Progressive education also frequently demands learning outside the confines of the classroom. According to the Mission Statement, “we know that our ability to think for ourselves expands when we engage in healthy, nuanced discussion and persevere with integrity when complexity, uncertainty and ambiguity challenge us.” For the History Department, this translated to a March 16 optional teach-in focused on the war in Ukraine for all Upper School faculty, staff and students. 

At the teach-in, each member of the History Department provided information on the conflict, touching all the nuances of the current violence. All in attendance were provided an opportunity to ask questions, and answers were given in an open and non-judgemental manner. The teach-in was an opportunity to think about history, current events, and each respect each attendee’s individual reaction in a healthy and nuanced discussion. This is progressive education in action. 

As it has on numerous other occasions, Parker stands alone in providing students the opportunity to both learn and express feelings in light of the war in Ukraine. While the war is on constant broadcast on every news channel, other Chicago area schools have marched on without reaction. At DePaul College Prep, a traditional Catholic school, there has been no adjustment to the curriculum. Instead, students are learning from the curriculum set out in the syllabus at the beginning of the year. In fact, students at DePaul have heard not even a mention of the war in Ukraine as part of their educational program. Without a progressive mission, DePaul’s education continues on without consideration for the needs of the student in an ever changing global society.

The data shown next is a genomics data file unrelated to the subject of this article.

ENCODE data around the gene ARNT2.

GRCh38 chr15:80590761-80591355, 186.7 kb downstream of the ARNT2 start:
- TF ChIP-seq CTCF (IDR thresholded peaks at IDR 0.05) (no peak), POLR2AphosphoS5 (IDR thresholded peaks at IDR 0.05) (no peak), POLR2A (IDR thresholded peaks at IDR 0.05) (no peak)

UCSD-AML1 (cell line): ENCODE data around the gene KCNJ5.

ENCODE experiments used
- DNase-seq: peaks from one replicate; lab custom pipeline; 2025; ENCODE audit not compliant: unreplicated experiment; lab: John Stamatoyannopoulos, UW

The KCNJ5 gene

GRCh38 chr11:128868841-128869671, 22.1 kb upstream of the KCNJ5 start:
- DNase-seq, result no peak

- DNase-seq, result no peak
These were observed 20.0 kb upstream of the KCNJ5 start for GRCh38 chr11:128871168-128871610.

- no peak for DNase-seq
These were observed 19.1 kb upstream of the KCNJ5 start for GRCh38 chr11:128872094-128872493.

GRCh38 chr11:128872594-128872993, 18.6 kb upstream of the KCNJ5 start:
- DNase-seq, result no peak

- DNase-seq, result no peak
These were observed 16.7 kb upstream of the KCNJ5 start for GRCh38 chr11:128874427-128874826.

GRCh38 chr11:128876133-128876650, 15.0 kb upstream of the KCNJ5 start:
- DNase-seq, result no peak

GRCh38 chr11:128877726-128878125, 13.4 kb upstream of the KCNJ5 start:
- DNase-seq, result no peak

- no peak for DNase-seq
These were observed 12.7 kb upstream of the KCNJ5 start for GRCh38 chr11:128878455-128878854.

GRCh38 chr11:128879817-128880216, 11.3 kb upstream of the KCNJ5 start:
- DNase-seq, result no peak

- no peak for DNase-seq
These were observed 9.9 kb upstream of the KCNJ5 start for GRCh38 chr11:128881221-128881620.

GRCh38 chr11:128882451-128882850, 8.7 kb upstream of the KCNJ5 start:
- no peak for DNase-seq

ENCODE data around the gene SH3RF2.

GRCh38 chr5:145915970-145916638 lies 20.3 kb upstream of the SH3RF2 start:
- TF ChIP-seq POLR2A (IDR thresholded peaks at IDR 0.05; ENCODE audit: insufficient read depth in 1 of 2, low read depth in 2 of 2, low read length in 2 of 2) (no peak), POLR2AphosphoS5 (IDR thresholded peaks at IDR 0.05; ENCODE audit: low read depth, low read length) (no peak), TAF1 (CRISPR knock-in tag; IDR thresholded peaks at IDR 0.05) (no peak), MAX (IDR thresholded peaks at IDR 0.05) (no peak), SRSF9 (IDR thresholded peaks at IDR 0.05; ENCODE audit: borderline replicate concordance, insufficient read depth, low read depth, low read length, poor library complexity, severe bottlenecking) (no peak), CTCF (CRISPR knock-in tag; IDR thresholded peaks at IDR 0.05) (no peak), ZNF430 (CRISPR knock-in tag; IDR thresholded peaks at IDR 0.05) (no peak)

Students at some of Chicago’s top public high schools are experiencing the war in Ukraine like their friends at Catholic school. A student at Lane Tech shared that there has been no adaptation to the educational program as a result of the war. According to this student, when a history teacher was asked if they would be learning about the Russia-Ukraine conflict, the teacher responded, “it seems above my paygrade to change the lesson plan.” 

Parker is a school of choice. Whether we are here because our parents chose before we were old enough to tie our shoes or we made a choice to join the Parker community for Middle or Upper School, we each enjoy the privilege of an education that is reactive and responsive to the world in which we live. 

When we leave the halls of 330 West Webster, our progressive education will have provided us with the skills to understand the broader world perspective and make positive change happen. When we are asked what made our education different, we can cite how our school responded to the war in Ukraine. We can use this example to demonstrate that “Parker stands as a progressive school, dedicated to the growth and development of the whole person in relation to the growth and development of the whole school community, on behalf of our democratic society and the wider world.” We can say that this is progressive education in action.